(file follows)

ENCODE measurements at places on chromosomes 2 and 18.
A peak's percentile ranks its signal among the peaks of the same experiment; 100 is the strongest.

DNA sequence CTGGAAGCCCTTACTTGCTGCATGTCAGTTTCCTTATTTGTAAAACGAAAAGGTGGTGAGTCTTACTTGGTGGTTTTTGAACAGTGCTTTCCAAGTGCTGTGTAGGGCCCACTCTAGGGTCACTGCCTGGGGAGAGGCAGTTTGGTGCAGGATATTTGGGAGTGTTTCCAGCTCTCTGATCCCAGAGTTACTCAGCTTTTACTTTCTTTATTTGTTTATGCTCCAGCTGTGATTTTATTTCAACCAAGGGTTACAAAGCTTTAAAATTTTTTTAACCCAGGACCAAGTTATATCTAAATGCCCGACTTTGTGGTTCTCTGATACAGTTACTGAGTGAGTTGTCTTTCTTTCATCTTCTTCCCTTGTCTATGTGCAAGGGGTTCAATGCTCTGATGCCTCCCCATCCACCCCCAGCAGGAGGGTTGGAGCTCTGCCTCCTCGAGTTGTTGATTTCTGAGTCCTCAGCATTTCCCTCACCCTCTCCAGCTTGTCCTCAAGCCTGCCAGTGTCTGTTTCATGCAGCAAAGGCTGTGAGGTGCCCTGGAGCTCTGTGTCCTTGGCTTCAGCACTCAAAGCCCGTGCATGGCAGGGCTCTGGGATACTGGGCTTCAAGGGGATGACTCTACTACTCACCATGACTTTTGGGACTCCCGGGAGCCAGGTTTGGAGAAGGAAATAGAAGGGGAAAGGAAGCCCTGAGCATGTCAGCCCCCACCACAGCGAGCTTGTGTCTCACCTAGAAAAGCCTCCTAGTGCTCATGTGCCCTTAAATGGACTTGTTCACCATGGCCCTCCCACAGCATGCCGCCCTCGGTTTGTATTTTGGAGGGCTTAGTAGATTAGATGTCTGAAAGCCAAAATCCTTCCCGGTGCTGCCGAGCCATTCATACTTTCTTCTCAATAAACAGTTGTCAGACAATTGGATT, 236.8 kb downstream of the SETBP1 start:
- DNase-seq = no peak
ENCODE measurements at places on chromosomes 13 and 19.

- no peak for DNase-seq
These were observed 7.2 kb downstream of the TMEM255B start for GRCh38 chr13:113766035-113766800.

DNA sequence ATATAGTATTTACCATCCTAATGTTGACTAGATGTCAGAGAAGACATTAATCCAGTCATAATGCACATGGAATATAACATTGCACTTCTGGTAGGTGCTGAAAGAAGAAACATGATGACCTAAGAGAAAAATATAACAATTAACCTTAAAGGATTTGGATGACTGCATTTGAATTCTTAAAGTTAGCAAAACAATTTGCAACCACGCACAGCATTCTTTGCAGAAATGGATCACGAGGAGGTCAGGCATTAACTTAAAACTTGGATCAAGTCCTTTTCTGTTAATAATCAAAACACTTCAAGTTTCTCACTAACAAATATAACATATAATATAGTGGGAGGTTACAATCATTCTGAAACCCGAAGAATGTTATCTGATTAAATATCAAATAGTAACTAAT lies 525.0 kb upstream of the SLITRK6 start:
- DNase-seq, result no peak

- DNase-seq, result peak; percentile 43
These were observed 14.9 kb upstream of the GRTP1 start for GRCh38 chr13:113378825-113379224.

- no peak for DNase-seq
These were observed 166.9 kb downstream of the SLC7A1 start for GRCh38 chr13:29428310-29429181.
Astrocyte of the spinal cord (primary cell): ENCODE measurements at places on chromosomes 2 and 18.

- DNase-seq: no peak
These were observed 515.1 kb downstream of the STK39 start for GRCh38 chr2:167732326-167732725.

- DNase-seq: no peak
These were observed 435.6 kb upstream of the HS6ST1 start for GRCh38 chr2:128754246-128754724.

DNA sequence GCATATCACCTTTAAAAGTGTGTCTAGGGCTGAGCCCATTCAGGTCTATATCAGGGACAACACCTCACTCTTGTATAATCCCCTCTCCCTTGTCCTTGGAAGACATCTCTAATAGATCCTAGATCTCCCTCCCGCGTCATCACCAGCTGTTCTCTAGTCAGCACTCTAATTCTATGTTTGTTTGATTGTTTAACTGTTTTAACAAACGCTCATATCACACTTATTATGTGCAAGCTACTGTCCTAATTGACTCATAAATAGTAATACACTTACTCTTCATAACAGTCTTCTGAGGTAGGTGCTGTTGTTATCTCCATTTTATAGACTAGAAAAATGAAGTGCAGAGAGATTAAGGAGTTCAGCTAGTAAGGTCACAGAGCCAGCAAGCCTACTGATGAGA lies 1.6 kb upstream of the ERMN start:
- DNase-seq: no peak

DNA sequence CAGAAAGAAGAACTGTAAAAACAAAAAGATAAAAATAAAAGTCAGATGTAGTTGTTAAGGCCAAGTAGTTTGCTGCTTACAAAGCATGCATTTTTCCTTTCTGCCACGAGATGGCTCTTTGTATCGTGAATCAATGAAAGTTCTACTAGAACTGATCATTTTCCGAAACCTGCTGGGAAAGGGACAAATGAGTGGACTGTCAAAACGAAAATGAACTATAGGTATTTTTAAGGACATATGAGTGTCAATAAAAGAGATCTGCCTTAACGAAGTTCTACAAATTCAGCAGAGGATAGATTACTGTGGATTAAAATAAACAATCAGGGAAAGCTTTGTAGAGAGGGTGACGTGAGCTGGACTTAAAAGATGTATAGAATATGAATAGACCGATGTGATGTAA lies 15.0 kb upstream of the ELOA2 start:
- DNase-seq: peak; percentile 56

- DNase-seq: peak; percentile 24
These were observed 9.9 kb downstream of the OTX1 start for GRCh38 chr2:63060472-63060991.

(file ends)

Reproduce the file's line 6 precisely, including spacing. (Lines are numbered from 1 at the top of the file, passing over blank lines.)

- no peak for DNase-seq